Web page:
Rahul Johri believes that IPL media rights numbers are great compliment to the game
Uday Shankar the CEO of Star India was pleased they were able to bag the rights and doesn't think the kind of money they are paying is more than what is deserved.
Published - Sep 5, 2017 1:12 pm | Updated - Sep 5, 2017 1:12 pm
The auction for the broadcasting rights of the prestigious Indian Premier League (IPL) was conducted yesterday. As many as 14 companies turned up with their bids, but it was Star India, who eventually bagged the media rights India, overseas as well as the digital rights for the T20 extravaganza shelling out a whopping INR 16,347.50 crores for a period of five years.
The IPL kicked off in 2008 and Sony Pictures bought the broadcast rights for the first ten years for INR 8200 crores. It is the growing popularity of the league and its overall stature that ensured the board attracted such high bids for the tournament. Another notable fact now is that the value of IPL matches will be more than Team India’s home games.
Quite rightly, Rahul Johri, the CEO of the Board of Control for Cricket in India (BCCI) was elated by the progress of the auctions. He pointed out that cricket is not only gaining in popularity, among fans but also among the investors.
“It is a game-defining moment. Look at the most aggressive digital bid that came today. It came from a hardcore American company (Facebook) which has never had cricket on its radar. If you look at the interests of Sony and Star and ultimately the final number (winning bid), this is by far the highest number that has been put on cricket,” he added.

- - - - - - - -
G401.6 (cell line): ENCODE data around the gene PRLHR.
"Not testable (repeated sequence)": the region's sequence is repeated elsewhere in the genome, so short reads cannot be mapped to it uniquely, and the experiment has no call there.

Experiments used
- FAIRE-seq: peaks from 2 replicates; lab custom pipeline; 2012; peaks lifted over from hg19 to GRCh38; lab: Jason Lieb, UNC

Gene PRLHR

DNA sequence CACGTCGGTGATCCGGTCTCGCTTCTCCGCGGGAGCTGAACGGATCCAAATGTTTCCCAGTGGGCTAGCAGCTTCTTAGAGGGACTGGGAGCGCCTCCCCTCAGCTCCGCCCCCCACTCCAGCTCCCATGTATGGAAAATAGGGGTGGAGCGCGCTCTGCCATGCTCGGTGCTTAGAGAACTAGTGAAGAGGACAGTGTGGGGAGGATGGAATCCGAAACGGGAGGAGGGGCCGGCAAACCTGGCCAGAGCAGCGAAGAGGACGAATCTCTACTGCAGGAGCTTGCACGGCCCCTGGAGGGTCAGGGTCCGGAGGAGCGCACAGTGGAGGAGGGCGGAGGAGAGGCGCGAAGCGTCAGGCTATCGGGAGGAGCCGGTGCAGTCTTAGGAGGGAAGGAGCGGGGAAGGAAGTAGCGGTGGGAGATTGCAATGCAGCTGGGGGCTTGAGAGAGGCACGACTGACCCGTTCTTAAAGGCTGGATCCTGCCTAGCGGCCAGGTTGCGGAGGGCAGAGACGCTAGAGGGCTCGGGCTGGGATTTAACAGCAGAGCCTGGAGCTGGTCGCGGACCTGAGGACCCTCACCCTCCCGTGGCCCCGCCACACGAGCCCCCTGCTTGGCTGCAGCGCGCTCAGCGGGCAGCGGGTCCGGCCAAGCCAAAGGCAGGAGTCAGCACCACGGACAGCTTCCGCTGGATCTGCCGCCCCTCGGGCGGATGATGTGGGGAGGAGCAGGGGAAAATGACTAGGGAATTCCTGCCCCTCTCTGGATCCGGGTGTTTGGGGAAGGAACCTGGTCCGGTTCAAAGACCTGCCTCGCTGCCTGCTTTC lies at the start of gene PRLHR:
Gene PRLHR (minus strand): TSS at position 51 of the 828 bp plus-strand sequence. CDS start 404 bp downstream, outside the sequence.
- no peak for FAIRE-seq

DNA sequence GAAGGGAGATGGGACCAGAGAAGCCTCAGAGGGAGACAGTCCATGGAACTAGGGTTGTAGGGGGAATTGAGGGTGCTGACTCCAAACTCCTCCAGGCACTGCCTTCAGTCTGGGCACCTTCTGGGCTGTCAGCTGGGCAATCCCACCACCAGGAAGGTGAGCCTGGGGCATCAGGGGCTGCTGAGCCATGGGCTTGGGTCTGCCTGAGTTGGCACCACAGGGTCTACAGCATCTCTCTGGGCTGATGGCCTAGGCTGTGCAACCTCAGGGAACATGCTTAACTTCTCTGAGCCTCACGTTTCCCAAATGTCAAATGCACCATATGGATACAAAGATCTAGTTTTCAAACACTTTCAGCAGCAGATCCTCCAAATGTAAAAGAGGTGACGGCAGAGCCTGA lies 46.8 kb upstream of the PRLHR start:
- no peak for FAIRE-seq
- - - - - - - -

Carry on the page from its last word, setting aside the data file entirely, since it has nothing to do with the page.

The CEO also highlighted the importance of staying focused in order to generate revenue for the BCCI despite countering several legal tussles.
Star India CEO talks about the bids
Uday Shankar the CEO of Star India was pleased they were able to bag the rights and doesn’t think the kind of money they are paying is more than what is deserved. While a few termed it an insane amount Uday is certain the value IPL has for a broadcaster was the reason they put up that big a bid.
“Never has been the case when rights have been so closely contested. If you see, bulk of the value is sitting on India television and India digital rights and that number in itself is Rs 11,050 crore (Sony) and Rs 3900 crore (Facebook),” he said in an interview with Economic Times.
“We are talking about Rs 15,000 crore there itself. It’s not that there were just two bidders. There were multiple parties and three bids for digital rights were over Rs 3,000 crore and not one of those bids came from traditional media firms,” Shankar added.
“All these years, facebook has not spent a single rupee on content here in India and then they go and put Rs 3900 crore on IPL. This should give you a sense on what is the value people are attributing to IPL and even more than that what is the level of excitement for the content business in India,” he said.